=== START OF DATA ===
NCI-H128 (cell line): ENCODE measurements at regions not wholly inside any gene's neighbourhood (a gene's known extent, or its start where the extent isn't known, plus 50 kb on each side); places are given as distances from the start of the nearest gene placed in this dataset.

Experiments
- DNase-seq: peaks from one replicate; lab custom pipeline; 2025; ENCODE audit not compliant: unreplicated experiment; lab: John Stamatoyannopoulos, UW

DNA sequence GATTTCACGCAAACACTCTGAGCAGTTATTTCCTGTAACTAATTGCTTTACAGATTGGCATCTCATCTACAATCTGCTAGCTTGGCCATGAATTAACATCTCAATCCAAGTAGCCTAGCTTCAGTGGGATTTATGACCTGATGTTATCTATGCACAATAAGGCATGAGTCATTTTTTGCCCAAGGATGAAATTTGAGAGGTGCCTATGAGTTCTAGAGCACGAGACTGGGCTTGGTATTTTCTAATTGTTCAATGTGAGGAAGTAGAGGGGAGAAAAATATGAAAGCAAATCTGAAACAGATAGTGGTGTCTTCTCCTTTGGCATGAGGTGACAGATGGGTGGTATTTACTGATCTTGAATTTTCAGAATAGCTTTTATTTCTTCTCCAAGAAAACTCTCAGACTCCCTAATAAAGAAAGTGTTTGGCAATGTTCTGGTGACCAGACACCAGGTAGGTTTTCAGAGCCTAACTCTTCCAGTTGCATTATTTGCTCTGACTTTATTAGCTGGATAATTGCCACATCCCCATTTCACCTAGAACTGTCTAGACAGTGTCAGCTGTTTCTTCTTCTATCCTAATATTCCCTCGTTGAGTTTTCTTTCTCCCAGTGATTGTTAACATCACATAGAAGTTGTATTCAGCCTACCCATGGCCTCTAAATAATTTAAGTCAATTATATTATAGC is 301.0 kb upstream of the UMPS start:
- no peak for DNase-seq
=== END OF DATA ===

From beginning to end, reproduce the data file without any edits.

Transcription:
NCI-H128 (cell line): ENCODE measurements at regions not wholly inside any gene's neighbourhood (a gene's known extent, or its start where the extent isn't known, plus 50 kb on each side); places are given as distances from the start of the nearest gene placed in this dataset.

Experiments
- DNase-seq: peaks from one replicate; lab custom pipeline; 2025; ENCODE audit not compliant: unreplicated experiment; lab: John Stamatoyannopoulos, UW

DNA sequence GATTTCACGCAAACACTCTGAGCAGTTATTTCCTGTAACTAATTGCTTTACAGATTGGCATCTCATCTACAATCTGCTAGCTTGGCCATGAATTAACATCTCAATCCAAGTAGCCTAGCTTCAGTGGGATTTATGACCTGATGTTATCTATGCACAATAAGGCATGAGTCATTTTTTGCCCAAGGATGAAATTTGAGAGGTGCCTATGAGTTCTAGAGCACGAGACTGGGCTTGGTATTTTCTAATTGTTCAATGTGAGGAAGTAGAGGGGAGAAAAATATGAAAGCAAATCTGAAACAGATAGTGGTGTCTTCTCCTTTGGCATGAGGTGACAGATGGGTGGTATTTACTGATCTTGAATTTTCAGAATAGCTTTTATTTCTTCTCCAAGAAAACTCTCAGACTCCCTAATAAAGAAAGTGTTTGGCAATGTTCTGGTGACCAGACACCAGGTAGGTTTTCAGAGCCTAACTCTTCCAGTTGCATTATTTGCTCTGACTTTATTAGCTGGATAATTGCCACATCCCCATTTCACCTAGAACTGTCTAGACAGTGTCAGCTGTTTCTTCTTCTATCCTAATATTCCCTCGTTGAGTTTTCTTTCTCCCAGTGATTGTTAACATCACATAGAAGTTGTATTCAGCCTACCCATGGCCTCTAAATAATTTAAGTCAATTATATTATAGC is 301.0 kb upstream of the UMPS start:
- no peak for DNase-seq